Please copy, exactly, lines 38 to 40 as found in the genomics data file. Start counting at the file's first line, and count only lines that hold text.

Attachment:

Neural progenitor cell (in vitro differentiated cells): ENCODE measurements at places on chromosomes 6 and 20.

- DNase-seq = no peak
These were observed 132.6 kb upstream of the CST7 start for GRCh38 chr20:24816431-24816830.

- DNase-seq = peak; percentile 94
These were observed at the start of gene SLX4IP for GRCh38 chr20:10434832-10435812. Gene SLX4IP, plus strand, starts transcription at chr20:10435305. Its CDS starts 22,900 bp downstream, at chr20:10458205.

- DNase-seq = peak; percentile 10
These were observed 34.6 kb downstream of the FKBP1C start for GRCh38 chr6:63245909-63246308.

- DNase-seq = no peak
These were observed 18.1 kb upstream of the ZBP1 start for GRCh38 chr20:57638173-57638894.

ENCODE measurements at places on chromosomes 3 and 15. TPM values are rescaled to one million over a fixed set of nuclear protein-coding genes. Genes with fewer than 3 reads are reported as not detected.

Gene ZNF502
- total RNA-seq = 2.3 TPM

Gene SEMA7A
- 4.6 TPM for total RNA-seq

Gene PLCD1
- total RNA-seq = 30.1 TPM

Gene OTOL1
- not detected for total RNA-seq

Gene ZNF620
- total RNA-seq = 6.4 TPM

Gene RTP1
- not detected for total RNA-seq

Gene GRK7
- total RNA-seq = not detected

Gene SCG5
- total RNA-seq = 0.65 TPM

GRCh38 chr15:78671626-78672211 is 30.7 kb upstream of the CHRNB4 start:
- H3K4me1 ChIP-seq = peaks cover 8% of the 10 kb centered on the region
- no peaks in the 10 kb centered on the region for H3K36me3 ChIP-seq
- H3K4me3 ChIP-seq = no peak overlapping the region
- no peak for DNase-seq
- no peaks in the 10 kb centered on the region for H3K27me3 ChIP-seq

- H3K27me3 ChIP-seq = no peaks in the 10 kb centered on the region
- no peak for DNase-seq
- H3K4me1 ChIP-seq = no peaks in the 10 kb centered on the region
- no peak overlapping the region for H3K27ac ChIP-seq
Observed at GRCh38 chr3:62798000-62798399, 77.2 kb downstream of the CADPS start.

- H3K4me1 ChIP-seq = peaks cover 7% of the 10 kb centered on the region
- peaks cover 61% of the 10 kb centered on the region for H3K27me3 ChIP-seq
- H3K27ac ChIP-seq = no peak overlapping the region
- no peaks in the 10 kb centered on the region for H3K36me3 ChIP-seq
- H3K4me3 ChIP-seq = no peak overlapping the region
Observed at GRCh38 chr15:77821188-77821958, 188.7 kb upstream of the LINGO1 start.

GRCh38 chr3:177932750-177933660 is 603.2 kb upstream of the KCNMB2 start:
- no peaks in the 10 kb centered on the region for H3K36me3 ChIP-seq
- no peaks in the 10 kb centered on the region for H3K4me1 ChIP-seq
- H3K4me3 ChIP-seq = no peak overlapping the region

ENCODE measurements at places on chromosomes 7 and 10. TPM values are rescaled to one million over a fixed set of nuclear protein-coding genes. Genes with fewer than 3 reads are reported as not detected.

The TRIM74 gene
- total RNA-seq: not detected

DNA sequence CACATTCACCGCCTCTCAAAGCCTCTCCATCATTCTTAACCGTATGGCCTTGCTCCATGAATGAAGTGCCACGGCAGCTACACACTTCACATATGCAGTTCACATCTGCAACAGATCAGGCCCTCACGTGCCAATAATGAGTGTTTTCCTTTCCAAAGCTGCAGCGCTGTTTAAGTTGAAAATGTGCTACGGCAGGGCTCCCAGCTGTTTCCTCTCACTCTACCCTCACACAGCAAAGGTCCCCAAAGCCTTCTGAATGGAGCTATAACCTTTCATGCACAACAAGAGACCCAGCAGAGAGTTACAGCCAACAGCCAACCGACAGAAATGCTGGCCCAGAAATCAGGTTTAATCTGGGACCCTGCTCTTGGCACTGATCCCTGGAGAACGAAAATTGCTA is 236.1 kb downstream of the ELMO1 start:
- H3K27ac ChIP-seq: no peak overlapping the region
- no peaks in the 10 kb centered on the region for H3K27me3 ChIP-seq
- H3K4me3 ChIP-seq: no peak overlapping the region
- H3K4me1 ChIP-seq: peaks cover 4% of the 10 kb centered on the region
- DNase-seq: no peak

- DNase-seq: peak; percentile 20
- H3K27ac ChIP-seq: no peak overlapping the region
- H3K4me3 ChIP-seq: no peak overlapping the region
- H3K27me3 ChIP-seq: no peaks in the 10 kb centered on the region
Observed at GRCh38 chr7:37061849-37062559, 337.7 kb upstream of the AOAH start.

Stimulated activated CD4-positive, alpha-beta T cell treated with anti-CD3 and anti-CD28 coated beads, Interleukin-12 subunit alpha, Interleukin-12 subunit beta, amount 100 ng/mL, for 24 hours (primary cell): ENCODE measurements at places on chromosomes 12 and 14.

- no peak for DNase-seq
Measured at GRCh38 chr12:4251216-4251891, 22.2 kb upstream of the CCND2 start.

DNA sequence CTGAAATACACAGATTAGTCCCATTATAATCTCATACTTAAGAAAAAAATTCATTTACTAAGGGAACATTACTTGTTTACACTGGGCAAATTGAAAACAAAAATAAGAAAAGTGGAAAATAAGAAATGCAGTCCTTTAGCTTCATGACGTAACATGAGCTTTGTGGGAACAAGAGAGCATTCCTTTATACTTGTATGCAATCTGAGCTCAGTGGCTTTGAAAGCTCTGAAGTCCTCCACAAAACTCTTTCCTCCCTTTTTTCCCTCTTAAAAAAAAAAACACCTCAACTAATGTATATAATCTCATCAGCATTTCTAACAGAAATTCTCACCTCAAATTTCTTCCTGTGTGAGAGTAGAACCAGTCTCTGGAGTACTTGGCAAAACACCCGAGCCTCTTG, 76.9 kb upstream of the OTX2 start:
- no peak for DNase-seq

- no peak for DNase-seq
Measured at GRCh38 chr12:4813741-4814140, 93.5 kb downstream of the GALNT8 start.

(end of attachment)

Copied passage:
- H3K4me1 ChIP-seq = peaks cover 7% of the 10 kb centered on the region
- peaks cover 61% of the 10 kb centered on the region for H3K27me3 ChIP-seq
- H3K27ac ChIP-seq = no peak overlapping the region